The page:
The sunlight flowed into the room, bouncing off the parquet floor and spiraling up toward the white walls as women began to stroll in, bedecked in yoga pants, nursing tops, and covered in infants. Soft music played in the background as the waterfall in the front of the room bubbled and sputtered to life.
A woman entered the room once all the mothers were settled and latched their infants. She sat down in the front, her curly hair spilling down her back, nearly reaching the floor. As she adjusted her body into a seated pose, she began to hum as she reached her arms toward the ceiling, which was sprinkled with skylights to invite even more warm rays into the meditation room.
The mothers hummed along with her, deeply breathing in the soothing surroundings and welcoming the excise of the chaos of their lives outside of the room. Breath in, exhale out. Breathe in, ohm out. OHMMMMMMMMM.
For forty five minutes they did this, breathing in, breathing out, letting their minds clear of everything and anything that might possibly distract them from their current state of bliss. OHHHHMMMMMMMM.
Upon closing, the waterfall slowed, the chimes ceased as the water no longer washed over them. Their guide stood, and made her way to the exit.
The women gathered their things, and went on their way. They’d be back tomorrow, they said to each other. For now, let’s all go to Whole Foods and buy only organic foods and supplements because we absolutely cannot let this motherhood thing get us sad. And then, we’ll meet in the garden at the park to pray fervently to keep the negative feelings away from our hearts.
With a spring in their steps and a clear path ahead of them, they all wished each other Namaste as they meandered away to fulfill their guaranteed destinies of avoiding depression after giving birth…without turning to the evils of medicine or therapy like that one mother over there. She cheated, they said, among themselves, as they unlocked their cars and settled their infants in for the quick drive to the Whole Foods. She’s not Ohm like us.
If only it were THAT easy, right?
Oh, I’ll just eat right. I’ll meditate, I’ll pray, I’ll do everything right and *I* won’t get depression after the birth of a child. And if I do, it’s totally big pharma’s fault because all they want to do is sell me drugs which will get me better.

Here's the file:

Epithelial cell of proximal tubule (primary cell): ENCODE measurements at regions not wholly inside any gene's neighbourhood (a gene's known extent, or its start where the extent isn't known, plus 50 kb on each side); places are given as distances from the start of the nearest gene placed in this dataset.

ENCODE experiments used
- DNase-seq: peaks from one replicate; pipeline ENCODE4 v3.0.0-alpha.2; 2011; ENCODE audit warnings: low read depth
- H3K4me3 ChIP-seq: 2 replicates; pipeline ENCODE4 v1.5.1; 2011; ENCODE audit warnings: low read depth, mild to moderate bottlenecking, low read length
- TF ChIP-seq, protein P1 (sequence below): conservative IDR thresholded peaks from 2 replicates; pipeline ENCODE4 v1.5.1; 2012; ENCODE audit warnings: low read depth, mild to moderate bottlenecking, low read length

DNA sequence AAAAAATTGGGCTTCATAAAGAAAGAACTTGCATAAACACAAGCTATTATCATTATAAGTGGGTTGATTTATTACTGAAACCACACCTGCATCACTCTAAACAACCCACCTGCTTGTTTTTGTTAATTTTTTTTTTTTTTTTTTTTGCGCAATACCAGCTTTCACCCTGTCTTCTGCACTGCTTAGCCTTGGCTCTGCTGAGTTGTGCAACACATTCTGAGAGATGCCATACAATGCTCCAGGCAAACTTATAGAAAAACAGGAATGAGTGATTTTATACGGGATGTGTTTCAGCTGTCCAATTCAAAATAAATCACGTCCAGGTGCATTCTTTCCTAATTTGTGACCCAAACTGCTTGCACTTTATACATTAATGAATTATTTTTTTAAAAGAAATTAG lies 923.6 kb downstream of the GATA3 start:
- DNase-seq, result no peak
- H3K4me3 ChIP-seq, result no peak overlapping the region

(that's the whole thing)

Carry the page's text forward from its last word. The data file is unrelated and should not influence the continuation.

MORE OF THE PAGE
Nope. Hippocrates wrote about postpartum depression way back in the day – (you know, old school.. the father of modern medicine theology/ethics?) so this isn’t some new-fangled disorder created by Big Pharma just to get you to part with your money.
There’s been an irresponsible post by Marianne Williamson on Facebook regarding the recent announcement recommending mothers be screened for depression both during and after pregnancy is like giving stigma a nice fat hug. Follow the money, she says. Meditate more, she says. Pray more, she says. LOVE more. But dear heavens, leave big Pharma out of any possible solution because they prescribe meds like candy.
Know what, Marianne? We tell moms to run like hell from doctors who practice medicine that way. We empower them to rule out physical causes before just popping a pill. We tell them that hormonal changes are normal and what to look for beyond those changes. We follow the research. We follow the stories of the mothers who share them with us. We do not muffle their voices. We do not minimize their pain or magnify their shame.
And yet – in one fell swoop, you’ve managed to do exactly what you did not want to do – muffle voices. Do you have any idea how difficult it is for a new mother to speak up about experiencing anything besides joy and happiness after the arrival of a new little one? It’s incredibly difficult. We fight for it every single day. It’s exhausting. But if it helps one..just ONE mother – it’s worth it.
I do want to clarify that if meditation, nutrition, and prayer worked for you – that’s fantastic. I’m truly happy for you. But. It’s important to remember that not all solutions work for all mothers and to discredit one method of treatment which has helped so many is to do a disservice to those it has helped. It’s like giving Stigma a big fat hug and shaming millions into silence because they dared to take meds that HELPED THEM.
Ohm all you want if it helps. Ohm it away. But.
Be open to other methods. Don’t judge others for their journey to wellness.
Because when we do that?